Thanksgiving at our house is known as the day of the home-cooked meal. In preparation for this year’s holiday, I was clearing the pantry — or as we like to call it, the "black hole of mystery." I vaguely recall having undergone this ritual in the past, but my most recent survey of our unused things of food origin reminded me that it may have been awhile.
As I closed the kitchen for inventory, it became a game of sorts to see which item was the most resounding testament to my failings on the domestic front. Forgetting that I counted five cans of tomato soup and that no one in the family even likes people who like tomato soup, my chore quickly became sport. I was looking for the oldest "best by" label.
The tomato sauce was leading for awhile ("use by Sept. 8, 1996"), as were the pinto beans ("Canned in Mesopotamia"), but these were soon overtaken by the ketchup dating back to Britney Spears’ "Toxic" tour. Finally, I had a clear winner: the freeze-dried scalloped potatoes. (Before you call child protective services, understand that Steve enjoys backpacking.) It seems that to fully enjoy the potatoes, consumption was to have occurred in early 1992. I guess I was too busy selling homes.
Waste. Three very sizeable trash bags later, I was staring at the "open other end" end of a mortgage payment. My bags of potential food poisoning were filled with good intentions yet nary a satisfying meal.
My business balance sheet is starting to look a lot like that cupboard. Waste. Our business and marketing expenses totaled between 20 percent and 25 percent of our gross earnings last year, and this doesn’t count the fun little extras that independent contractors enjoy such as healthcare premiums, Social Security matches or fuel costs, to name a few. And no one is funding my 401(k).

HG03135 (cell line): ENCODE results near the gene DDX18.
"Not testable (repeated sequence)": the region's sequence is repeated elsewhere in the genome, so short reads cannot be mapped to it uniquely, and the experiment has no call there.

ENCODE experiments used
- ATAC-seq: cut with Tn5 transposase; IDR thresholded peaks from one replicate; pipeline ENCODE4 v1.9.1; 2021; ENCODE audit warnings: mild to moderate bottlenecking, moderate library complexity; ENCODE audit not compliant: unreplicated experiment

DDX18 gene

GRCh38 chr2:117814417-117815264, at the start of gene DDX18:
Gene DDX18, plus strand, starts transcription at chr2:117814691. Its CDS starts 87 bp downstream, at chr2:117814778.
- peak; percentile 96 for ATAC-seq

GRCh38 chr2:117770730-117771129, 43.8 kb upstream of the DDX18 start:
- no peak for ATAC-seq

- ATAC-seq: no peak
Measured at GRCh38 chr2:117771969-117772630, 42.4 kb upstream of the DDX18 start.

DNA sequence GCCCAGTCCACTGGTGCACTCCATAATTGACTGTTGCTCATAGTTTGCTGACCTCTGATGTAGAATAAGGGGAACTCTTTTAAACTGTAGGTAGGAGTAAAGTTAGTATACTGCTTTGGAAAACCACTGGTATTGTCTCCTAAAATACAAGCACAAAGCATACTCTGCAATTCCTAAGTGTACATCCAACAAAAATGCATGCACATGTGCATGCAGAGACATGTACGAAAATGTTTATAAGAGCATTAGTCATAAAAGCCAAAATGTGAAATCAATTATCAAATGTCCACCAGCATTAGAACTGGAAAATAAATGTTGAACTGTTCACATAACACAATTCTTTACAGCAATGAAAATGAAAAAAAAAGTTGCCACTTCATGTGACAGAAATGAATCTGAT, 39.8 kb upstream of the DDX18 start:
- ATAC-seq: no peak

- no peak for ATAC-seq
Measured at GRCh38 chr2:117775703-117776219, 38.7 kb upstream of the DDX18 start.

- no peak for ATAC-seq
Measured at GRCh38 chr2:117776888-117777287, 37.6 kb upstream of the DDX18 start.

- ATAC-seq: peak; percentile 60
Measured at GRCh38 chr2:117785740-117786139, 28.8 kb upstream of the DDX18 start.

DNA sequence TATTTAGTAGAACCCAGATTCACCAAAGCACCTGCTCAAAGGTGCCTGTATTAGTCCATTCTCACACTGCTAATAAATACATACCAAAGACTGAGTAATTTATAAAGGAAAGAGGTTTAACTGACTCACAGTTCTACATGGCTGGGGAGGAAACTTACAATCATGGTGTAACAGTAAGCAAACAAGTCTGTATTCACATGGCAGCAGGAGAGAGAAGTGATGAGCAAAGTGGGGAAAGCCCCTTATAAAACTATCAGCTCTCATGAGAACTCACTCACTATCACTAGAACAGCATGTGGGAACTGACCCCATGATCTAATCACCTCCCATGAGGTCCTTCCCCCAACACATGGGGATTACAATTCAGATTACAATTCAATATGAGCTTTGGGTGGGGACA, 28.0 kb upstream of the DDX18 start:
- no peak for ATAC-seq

Next year I anticipate the number will be a lot higher. This is because our scales always tip toward the listing side, and so much of our inventory never gets consumed these days — or even hits the shelves.
When I started in real estate in the ’90s it was a rarity when a listing didn’t translate to a payday. A listing was considered an account receivable and the commission was something around which you could schedule your online bill pay with confidence.
Today, a listing is feeling a lot more like a turn at the craps table, and we just never know what’s in the dice. That’s because at any moment, for any reason, our clients can pick up their chips and head back to their room while we watch the croupier sweep our bets into the trough.
Our industry is unique in that we must gamble on ourselves and on our clients every day. Our listing contracts have time durations and provisions for our being "owed" a commission, but few of us would dare enforce a contract to which our client no longer wished to be a party.
We are selective in the business opportunities we take on, taking care to partner only with those who have reasonable price and time expectations, but often their true expectations are never honestly communicated. And often, circumstances change. The job transfer falls through, separating couples reconcile, happy couples separate, or stock values fall, making that next home now out of reach.
These days, prices decline and previous expectations routinely need adjustment, though many are unwilling or unable to make the necessary adjustments.
Most recently it was new underwriting guidelines that were to blame. When our client suddenly found he couldn’t secure the promised financing on his new home, an up-leg transaction over which we had no authority or control, our listing of his current home got derailed before it hit the multiple listing service but only after we had spent well into four figures on a stager, a photographer and on print marketing. Oh, and there was more than a little of our time involved.